The Universe on a String
By BRIAN GREENE
Published: October 20, 2006
SEVENTY-FIVE years ago this month, The New York Times reported that Albert Einstein had completed his unified field theory — a theory that promised to stitch all of nature's forces into a single, tightly woven mathematical tapestry. But as had happened before and would happen again, closer scrutiny revealed flaws that sent Einstein back to the drawing board. Nevertheless, Einstein's belief that he'd one day complete the unified theory rarely faltered. Even on his deathbed he scribbled equations in the desperate but fading hope that the theory would finally materialize. It didn't.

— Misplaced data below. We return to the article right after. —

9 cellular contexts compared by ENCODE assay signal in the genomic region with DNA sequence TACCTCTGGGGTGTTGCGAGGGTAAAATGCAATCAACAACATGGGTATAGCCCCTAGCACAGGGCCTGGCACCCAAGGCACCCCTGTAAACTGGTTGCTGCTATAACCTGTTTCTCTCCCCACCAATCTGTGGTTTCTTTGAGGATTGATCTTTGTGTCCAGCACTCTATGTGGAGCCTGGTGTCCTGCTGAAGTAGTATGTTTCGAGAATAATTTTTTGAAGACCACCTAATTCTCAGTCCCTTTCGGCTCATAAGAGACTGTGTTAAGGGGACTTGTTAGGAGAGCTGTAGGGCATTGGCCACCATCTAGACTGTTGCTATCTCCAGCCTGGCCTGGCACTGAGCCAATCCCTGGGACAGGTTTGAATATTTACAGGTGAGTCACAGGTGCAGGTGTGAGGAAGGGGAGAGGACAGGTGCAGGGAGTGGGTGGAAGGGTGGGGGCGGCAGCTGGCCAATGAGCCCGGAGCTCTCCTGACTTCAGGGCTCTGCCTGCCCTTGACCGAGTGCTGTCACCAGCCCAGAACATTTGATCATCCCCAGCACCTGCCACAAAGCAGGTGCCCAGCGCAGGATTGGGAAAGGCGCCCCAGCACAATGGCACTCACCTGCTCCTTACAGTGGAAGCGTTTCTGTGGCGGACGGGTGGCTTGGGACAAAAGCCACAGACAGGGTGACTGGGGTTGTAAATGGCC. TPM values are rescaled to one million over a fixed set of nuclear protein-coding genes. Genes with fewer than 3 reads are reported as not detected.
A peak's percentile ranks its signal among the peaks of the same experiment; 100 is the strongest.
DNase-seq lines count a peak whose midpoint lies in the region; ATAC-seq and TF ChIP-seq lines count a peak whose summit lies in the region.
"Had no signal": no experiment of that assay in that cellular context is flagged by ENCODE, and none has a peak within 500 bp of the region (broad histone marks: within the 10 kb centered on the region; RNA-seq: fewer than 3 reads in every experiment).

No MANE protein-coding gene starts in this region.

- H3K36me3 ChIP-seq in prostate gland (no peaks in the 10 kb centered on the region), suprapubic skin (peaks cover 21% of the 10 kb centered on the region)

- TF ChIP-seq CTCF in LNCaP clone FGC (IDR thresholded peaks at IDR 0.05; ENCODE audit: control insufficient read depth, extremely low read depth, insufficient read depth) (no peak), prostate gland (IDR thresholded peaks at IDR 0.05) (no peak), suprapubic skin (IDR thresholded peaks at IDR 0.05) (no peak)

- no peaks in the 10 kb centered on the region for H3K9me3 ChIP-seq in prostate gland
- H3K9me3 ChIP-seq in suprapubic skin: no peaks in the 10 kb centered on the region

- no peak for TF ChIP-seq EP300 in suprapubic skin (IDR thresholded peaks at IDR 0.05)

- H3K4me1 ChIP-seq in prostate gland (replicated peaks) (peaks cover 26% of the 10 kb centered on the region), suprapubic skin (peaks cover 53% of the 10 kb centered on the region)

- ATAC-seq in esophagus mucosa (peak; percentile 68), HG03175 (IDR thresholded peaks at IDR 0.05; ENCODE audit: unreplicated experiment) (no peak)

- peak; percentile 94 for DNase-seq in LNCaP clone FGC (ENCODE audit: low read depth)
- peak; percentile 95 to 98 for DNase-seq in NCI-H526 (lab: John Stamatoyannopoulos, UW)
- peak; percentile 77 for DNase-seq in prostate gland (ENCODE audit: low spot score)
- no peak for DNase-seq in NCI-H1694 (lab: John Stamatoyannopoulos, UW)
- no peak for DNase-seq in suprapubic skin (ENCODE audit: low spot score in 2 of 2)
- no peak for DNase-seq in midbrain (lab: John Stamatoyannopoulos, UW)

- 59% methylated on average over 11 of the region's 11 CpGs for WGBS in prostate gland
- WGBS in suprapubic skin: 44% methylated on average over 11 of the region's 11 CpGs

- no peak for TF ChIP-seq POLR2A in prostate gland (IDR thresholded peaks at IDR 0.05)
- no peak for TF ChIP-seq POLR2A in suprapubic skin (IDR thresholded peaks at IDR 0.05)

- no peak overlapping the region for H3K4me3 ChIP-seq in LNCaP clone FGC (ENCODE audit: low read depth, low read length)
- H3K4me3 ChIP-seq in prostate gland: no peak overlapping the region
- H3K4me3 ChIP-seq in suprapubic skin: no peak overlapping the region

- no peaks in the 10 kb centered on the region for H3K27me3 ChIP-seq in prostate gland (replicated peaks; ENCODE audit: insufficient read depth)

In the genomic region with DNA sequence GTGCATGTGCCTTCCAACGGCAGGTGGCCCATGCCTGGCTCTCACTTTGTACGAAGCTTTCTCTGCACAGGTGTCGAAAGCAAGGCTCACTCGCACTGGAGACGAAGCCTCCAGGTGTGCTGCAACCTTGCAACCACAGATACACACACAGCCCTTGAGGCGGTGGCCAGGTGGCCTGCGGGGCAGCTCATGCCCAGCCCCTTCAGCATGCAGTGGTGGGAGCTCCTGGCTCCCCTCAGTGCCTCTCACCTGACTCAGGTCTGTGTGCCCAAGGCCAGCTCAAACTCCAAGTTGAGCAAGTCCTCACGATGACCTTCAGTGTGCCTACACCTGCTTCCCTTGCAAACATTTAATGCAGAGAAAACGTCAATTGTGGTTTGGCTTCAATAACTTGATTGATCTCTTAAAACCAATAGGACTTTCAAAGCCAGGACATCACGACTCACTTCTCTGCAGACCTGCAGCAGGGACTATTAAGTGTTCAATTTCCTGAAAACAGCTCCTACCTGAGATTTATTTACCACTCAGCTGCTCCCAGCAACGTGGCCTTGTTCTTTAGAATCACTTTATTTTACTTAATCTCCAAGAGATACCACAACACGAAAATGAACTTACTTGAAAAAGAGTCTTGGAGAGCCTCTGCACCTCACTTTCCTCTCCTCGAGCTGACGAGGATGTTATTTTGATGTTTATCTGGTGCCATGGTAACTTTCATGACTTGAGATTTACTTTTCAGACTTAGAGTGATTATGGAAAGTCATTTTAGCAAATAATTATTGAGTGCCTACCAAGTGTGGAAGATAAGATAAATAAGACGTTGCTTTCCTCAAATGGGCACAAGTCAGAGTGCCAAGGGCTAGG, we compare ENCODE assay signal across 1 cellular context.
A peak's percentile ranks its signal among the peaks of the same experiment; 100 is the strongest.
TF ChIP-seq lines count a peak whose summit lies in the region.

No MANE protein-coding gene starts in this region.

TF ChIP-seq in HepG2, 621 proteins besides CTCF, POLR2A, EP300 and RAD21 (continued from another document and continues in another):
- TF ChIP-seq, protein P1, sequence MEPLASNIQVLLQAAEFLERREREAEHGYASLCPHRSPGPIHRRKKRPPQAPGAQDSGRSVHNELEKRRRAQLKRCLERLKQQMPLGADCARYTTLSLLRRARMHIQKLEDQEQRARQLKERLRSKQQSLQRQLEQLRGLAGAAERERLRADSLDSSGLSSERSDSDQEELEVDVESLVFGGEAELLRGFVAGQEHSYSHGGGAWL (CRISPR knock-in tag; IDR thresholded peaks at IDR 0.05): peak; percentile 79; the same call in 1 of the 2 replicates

In the decades since, the urgency of finding a unified theory has only increased. Scientists have realized that without such a theory, critical questions can't be addressed, such as how the universe began or what lies at the heart of a black hole. These unresolved issues have inspired much progress, with the most recent advances coming from an approach called string theory. Lately, however, string theory has come in for considerable criticism. And so, this is an auspicious moment to reflect on the state of the art.